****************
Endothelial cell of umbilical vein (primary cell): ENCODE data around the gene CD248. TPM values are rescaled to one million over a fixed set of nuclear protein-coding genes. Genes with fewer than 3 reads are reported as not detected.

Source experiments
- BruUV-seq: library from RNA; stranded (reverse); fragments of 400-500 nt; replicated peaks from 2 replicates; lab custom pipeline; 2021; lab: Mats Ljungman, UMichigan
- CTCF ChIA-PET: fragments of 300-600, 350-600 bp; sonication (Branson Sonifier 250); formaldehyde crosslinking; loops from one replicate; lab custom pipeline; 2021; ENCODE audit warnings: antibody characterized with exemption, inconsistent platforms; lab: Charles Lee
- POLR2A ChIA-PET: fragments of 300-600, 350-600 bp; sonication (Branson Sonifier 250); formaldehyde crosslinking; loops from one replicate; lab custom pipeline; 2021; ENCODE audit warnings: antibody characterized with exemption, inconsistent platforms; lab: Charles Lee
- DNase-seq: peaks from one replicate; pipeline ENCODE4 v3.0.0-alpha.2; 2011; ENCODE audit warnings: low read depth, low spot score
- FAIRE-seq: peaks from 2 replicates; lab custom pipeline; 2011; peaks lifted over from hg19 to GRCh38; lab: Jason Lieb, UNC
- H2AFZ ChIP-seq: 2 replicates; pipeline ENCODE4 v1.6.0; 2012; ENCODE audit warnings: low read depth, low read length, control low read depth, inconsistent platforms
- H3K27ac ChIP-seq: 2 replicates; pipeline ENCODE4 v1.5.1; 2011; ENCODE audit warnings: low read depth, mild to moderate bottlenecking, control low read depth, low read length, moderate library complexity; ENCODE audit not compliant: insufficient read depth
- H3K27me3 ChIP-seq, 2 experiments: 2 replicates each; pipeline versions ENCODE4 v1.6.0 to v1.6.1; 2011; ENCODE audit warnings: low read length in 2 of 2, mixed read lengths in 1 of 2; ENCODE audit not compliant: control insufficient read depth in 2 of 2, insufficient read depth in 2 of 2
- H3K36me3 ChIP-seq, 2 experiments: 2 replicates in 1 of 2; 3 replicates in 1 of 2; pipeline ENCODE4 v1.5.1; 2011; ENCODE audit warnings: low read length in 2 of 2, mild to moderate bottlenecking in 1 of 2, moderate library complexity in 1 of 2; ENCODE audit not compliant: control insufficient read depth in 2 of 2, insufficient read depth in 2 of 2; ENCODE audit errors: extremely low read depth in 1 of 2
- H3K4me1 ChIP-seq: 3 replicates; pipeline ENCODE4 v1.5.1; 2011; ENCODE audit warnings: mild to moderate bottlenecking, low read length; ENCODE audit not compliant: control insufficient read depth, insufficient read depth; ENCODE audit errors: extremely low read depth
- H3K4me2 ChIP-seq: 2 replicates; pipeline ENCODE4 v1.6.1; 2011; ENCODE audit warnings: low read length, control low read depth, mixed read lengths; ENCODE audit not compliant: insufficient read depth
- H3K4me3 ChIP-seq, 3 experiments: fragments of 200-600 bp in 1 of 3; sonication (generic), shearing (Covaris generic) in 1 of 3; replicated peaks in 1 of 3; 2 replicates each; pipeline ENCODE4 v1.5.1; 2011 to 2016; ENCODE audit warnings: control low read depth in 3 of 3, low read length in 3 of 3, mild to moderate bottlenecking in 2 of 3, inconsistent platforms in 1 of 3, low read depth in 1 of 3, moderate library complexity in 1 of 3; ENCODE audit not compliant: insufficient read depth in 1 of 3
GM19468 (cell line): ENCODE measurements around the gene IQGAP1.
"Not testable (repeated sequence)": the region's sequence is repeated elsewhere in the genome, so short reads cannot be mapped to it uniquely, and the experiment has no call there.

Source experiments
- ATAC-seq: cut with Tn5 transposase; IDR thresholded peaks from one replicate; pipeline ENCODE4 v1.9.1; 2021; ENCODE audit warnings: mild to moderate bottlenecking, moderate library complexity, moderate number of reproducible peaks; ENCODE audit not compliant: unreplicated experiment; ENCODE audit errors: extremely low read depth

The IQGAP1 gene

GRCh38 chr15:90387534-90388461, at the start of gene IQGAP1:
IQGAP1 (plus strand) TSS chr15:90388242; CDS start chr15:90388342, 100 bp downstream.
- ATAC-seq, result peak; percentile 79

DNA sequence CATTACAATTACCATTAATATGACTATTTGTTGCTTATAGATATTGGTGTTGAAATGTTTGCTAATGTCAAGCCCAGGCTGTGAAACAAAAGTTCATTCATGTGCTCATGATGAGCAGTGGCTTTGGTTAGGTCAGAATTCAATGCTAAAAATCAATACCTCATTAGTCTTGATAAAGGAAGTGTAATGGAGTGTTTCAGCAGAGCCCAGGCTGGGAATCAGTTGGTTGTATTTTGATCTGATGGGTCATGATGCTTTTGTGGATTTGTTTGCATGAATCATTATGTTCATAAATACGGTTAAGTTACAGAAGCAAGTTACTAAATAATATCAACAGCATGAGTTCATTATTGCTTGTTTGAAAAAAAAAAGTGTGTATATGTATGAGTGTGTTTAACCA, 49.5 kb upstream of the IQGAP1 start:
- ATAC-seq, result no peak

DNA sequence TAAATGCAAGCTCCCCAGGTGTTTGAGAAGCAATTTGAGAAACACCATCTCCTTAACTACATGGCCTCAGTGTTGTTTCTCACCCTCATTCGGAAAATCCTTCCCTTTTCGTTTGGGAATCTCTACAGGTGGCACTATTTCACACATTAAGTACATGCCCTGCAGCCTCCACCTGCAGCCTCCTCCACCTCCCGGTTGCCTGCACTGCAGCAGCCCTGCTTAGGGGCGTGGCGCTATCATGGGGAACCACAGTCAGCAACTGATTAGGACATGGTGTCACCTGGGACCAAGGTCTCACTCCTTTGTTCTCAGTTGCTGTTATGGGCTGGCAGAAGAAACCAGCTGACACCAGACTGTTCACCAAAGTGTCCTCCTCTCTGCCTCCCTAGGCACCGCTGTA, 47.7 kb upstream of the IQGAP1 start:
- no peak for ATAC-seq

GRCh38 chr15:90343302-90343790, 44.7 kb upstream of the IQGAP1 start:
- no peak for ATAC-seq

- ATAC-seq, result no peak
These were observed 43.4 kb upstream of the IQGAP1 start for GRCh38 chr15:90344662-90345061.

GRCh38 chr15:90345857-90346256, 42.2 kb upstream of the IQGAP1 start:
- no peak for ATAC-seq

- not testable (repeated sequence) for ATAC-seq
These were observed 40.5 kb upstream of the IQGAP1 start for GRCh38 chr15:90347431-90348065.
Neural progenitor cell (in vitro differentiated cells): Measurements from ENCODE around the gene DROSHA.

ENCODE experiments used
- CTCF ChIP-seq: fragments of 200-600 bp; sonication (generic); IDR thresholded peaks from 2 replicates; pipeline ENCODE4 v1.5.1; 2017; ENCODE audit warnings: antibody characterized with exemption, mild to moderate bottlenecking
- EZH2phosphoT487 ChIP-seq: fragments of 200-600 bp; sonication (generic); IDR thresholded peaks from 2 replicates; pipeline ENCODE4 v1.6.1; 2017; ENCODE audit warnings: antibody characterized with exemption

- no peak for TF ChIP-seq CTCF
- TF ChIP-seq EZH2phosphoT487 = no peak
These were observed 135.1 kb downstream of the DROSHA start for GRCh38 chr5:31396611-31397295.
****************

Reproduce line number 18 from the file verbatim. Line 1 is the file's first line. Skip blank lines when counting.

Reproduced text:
- ATAC-seq: cut with Tn5 transposase; IDR thresholded peaks from one replicate; pipeline ENCODE4 v1.9.1; 2021; ENCODE audit warnings: mild to moderate bottlenecking, moderate library complexity, moderate number of reproducible peaks; ENCODE audit not compliant: unreplicated experiment; ENCODE audit errors: extremely low read depth